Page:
52 Poems: Week 7 Langston Hughes

It's a tough time to be a public school teacher and in Los Angeles there is a big school board race with national implications. As an advocate for access and equity in public education for ALL students (particularly those students who sit in my classroom every school day and are often unseen or cared for by those in decision-making positions of power) I am thinking about the big picture in the same way this poem is. I hope and work everyday for education policy to change course and I hope in this election, the people will let America be America again. So here is Langston Hughes with a poem that reminded me of my vision of "we, the people," the American ideals of equality, and the dream of what public education could be...

Let America Be America Again
By Langston Hughes

Let America be America again.
Let it be the dream it used to be.
Let it be the pioneer on the plain
Seeking a home where he himself is free.

(America never was America to me.)

Let America be the dream the dreamers dreamed--
Let it be that great strong land of love
Where never kings connive nor tyrants scheme
That any man be crushed by one above.

(It never was America to me.)

O, let my land be a land where Liberty
Is crowned with no false patriotic wreath,
But opportunity is real, and life is free,
Equality is in the air we breathe.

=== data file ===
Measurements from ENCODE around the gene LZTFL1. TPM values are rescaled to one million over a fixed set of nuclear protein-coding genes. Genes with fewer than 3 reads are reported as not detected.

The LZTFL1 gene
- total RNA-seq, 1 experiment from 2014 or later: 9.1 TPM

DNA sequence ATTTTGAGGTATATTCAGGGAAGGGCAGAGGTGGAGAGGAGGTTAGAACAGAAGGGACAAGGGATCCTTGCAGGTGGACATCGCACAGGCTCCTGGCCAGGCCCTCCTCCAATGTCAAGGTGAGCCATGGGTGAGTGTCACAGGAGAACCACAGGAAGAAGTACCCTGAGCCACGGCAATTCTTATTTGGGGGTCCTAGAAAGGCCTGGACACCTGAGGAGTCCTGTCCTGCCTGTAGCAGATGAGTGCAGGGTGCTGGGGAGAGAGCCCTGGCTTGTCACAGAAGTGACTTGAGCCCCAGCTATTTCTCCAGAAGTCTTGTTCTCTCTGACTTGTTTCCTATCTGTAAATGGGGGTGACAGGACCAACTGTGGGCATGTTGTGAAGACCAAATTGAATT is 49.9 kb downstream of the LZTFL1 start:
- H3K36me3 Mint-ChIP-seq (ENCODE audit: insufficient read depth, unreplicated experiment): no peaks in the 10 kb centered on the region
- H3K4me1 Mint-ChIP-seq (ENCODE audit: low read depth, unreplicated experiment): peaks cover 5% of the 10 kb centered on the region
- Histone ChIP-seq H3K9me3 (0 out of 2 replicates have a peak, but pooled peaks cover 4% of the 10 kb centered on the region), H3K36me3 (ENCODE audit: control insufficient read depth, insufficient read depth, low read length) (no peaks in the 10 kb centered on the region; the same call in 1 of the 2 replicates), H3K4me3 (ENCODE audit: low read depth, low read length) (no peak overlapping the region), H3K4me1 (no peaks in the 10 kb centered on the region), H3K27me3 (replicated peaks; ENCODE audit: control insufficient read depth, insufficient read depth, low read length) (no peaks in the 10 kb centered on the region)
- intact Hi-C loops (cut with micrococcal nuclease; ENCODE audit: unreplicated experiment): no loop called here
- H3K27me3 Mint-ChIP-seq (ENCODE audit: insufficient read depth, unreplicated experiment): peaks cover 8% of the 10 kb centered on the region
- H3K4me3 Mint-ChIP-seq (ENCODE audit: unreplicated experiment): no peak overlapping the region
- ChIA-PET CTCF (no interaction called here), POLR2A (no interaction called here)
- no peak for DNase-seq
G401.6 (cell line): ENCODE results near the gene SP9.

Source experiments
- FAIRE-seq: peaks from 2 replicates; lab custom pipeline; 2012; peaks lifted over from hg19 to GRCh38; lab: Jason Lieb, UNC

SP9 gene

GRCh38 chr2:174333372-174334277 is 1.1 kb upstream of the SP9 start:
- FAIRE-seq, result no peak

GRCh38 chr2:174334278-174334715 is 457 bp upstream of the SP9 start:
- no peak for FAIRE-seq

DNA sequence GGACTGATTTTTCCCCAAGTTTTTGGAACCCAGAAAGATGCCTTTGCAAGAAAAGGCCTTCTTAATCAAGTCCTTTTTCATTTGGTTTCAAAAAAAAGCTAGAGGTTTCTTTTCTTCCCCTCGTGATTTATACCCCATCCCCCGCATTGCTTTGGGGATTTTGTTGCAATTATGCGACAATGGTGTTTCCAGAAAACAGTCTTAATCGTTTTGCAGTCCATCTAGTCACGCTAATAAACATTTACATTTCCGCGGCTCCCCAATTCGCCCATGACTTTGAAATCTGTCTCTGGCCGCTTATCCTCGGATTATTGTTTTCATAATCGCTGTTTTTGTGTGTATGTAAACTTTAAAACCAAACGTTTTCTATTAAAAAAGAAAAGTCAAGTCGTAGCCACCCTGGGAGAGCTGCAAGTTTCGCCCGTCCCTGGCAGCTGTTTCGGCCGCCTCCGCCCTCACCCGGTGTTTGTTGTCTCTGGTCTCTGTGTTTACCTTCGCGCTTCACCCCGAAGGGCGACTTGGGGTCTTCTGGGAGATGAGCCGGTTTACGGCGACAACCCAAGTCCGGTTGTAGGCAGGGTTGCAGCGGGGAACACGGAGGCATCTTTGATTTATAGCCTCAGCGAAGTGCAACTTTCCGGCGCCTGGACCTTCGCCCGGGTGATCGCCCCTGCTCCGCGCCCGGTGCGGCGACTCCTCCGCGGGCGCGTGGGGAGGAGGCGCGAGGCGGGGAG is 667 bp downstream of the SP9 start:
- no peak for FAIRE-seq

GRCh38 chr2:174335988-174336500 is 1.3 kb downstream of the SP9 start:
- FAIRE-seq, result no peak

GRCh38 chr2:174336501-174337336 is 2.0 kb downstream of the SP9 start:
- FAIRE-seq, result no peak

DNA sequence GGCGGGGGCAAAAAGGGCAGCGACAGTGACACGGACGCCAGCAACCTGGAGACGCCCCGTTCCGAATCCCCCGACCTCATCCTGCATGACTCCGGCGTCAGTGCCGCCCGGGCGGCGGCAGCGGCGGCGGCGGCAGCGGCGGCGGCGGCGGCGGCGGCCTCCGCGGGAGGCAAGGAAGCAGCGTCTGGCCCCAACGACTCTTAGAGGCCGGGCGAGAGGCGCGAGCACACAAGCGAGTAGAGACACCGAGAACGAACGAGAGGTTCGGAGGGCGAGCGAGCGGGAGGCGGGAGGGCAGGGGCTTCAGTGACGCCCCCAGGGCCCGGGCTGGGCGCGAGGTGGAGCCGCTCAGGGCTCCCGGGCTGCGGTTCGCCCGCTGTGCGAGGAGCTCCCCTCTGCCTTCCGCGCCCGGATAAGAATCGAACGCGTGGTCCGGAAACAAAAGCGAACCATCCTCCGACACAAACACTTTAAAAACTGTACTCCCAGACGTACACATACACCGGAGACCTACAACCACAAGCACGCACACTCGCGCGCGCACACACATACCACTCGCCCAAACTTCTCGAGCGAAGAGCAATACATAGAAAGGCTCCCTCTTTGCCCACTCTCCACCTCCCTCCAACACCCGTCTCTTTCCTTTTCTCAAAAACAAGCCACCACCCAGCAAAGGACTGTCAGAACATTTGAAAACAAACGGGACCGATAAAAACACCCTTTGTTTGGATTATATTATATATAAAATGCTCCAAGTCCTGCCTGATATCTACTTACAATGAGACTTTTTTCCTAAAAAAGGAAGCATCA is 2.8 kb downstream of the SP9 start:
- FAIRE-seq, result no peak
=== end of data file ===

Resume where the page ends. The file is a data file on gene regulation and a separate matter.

(There's never been equality for me,
Nor freedom in this "homeland of the free.")

Say, who are you that mumbles in the dark?
And who are you that draws your veil across the stars?

I am the poor white, fooled and pushed apart,
I am the Negro bearing slavery's scars.
I am the red man driven from the land,
I am the immigrant clutching the hope I seek--
And finding only the same old stupid plan
Of dog eat dog, of mighty crush the weak.

I am the young man, full of strength and hope,
Tangled in that ancient endless chain
Of profit, power, gain, of grab the land!
Of grab the gold! Of grab the ways of satisfying need!
Of work the men! Of take the pay!
Of owning everything for one's own greed!

I am the farmer, bondsman to the soil.
I am the worker sold to the machine.
I am the Negro, servant to you all.
I am the people, humble, hungry, mean--
Hungry yet today despite the dream.
Beaten yet today--O, Pioneers!
I am the man who never got ahead,
The poorest worker bartered through the years.

Yet I'm the one who dreamt our basic dream
In the Old World while still a serf of kings,
Who dreamt a dream so strong, so brave, so true,
That even yet its mighty daring sings
In every brick and stone, in every furrow turned
That's made America the land it has become.
O, I'm the man who sailed those early seas
In search of what I meant to be my home--
For I'm the one who left dark Ireland's shore,
And Poland's plain, and England's grassy lea,
And torn from Black Africa's strand I came
To build a "homeland of the free."

The free?

Who said the free? Not me?
Surely not me? The millions on relief today?
The millions shot down when we strike?
The millions who have nothing for our pay?
For all the dreams we've dreamed
And all the songs we've sung
And all the hopes we've held
And all the flags we've hung,
The millions who have nothing for our pay--
Except the dream that's almost dead today.

O, let America be America again--
The land that never has been yet--
And yet must be--the land where every man is free.
The land that's mine--the poor man's, Indian's, Negro's, ME--
Who made America,
Whose sweat and blood, whose faith and pain,
Whose hand at the foundry, whose plow in the rain,
Must bring back our mighty dream again.

Sure, call me any ugly name you choose--
The steel of freedom does not stain.
From those who live like leeches on the people's lives,
We must take back our land again,

O, yes,